Cultivating play and rest {Book Club}

How lovely that this week coincides with Sabbath – I would like for you to think the Velvet Ashes team is so with it, we planned this. But the truth is God really wants us to get the theme of Sabbath and He is the one who lined this week up.

For me, that makes this chapter and week more meaningful. It’s not something orchestrated by VA, instead God is taking an eternal truth and practice and helping us unpack it in our time and contexts. Today we’re looking at Guidepost #7–Cultivating Play and Rest: Letting Go of Exhaustion as a Status Symbol and Productivity as Self-Worth

A few years ago my boss got tired of us in the Beijing office, on staff for our company, sprinkling the word “busy” into conversations. It had becoming our defining attribute and combined into an amalgamation, part badge of honor and part greatest frustration. We even spent time at a staff retreat talking about how we weren’t going to talk about being busy J.

How easy as cross-cultural workers to, as Brene said, “base our worthiness on our level of productivity.”

Throw into the pot:

  • Supporters – and the sacrifices we know some make on our behalf
  • The voice in our heads that asks, “what do you have to show for today?”
  • Blurry lines between what is work and what is play. Is having local friends over for a meal work or play? Is playing basketball work or play? I didn’t have these kinds of conversations when I had a more clearly defined job as a junior high math teacher.

When Jesus said we are to come to him like little children, I think we often focus on their innocence. What if part of the reason Jesus wanted us to be like children is because of their ease with play?

Dr. Stuart Brown “explains that play shapes our brain, helps us foster empathy, helps us navigate complex social groups, and is at the core of creativity and innovation.” Wow. Shapes. Helps. Is at the core.

It saddened me to again be reminded how the enemy has hijacked the idea of “Adult play” to be the opposite of true God ordained adult play. The current idea around adult play is anything but playful as it can rewire the brain in unhelpful ways and fosters distance, hiding and shame. It robs and destroys.

I am thankful I grew up in a family that took both work and play seriously. When it would start to rain –and in Colorado the rain storms would come in for a few minutes and then often move on – most other moms called the kids to get out of the rain. My mom hollered for us to all get an umbrella and the four of us, my mom and sisters and I, would dance and kick water in the gutters.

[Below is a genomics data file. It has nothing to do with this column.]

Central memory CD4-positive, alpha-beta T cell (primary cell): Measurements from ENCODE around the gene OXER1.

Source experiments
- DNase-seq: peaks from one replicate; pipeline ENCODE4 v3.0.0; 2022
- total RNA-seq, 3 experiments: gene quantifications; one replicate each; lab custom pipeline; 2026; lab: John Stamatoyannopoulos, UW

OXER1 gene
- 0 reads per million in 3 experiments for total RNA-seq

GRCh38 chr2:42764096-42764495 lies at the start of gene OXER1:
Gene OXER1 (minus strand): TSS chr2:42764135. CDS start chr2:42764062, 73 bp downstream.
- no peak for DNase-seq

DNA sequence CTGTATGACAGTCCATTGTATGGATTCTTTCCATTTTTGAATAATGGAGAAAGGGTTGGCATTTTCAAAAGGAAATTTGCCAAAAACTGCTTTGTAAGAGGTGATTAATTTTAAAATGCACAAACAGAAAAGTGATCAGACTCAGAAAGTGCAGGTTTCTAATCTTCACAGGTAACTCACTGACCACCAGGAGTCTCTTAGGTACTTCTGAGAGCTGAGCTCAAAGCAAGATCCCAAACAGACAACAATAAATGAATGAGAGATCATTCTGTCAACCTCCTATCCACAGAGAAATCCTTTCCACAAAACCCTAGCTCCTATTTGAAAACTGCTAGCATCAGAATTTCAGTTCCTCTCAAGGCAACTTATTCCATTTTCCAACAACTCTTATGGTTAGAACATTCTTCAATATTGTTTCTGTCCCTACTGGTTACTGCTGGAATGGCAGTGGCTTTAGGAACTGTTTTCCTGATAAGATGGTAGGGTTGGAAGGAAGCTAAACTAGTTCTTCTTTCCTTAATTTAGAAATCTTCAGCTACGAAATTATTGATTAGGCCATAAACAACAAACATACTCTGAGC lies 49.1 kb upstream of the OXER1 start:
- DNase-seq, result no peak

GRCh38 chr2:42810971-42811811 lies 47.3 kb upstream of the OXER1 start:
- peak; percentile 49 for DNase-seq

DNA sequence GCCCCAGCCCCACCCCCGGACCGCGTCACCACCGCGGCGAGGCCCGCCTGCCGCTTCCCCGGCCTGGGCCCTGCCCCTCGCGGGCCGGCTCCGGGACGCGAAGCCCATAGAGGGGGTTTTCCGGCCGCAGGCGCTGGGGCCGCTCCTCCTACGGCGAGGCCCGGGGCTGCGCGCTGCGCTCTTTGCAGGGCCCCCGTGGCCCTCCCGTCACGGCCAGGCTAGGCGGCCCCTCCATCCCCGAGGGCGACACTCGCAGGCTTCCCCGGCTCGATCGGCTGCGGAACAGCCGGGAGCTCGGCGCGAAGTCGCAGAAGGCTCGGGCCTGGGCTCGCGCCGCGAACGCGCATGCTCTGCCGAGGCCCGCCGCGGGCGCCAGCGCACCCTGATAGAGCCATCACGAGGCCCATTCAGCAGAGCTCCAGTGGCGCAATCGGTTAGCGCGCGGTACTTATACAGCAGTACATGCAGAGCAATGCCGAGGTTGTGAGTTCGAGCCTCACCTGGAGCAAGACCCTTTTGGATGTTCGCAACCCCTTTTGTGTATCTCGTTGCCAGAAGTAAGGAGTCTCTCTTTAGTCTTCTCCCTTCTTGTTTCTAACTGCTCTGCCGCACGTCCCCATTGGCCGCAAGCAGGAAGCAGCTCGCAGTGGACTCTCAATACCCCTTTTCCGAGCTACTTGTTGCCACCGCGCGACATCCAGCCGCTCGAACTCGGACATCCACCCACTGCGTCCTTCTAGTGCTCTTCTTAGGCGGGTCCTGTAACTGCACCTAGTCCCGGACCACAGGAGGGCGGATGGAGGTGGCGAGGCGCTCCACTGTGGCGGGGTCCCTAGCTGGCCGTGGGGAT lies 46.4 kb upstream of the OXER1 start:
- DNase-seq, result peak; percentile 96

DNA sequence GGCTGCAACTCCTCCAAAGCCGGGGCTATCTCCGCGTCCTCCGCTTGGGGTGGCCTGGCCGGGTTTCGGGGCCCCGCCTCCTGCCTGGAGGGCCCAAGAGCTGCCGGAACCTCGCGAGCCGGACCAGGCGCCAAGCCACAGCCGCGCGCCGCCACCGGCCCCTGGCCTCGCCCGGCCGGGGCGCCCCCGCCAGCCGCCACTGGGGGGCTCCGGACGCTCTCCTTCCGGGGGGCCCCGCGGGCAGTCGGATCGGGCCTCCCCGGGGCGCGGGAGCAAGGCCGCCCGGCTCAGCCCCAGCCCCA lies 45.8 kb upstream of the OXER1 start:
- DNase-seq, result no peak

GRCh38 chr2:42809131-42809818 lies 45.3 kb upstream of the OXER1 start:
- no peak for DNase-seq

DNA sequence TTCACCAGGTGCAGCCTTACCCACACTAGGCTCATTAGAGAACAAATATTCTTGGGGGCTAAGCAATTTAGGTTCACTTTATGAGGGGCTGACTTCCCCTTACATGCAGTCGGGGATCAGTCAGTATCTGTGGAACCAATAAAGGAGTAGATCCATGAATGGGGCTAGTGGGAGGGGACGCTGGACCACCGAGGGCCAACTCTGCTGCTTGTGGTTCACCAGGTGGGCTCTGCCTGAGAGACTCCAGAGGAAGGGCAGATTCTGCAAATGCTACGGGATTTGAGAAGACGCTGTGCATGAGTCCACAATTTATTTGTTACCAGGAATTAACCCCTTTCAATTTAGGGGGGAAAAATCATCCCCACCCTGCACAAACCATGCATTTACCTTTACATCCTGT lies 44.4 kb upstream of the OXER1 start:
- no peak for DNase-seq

Even with this solid foundation and modeling, I have had to keep reorienting myself to VALUE play and not see it as a “waste of time.” Though I see and experience the benefits when I do play, those messages from our culture and the enemy of our soul are loud, are they not?

How about you, what stood out in this chapter? How are you with incorporating play and rest into your normal everyday life? What are the challenges of letting go of the status symbol of being busy? What subtle ways does our line of work impact your understanding and relationship with play and rest?

See you in the comments,

Amy

P.S. Here are the posts related to The Gifts of Imperfection by Brene Brown:

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8 Comments

  1. Shelly Miller April 22, 2014

    Love that book as you know Amy. I’m not good at the play part of life but I’m learning. It seems I was born an adult sometimes but I think being in a home with an alcoholic is part of that. Play was much too vulnerable an endeavor. But then God says there is redemption. Lovely thoughts here. Glad you invited me.

    1. Amy Young April 22, 2014

      Shelly, I’m so happy you’re here this week (and, dare I hope, for future conversations as well?!). I hadn’t thought about the luxury of play and the ways in which it is a vulnerable act. But I can see how play does require a level of safety for a person to release themselves to it. I can tell I’ll be thinking about this comment more 🙂

  2. Elisa April 22, 2014

    The quote that made me think and reflect the most was:

    “We’ve got so much to do and so little time that the idea of spending time doing anything unrelated to the to-do list actually creates stress. We convince ourselves that playing is a waste of precious time. We even convince ourselves that sleep is a terrible use of time.”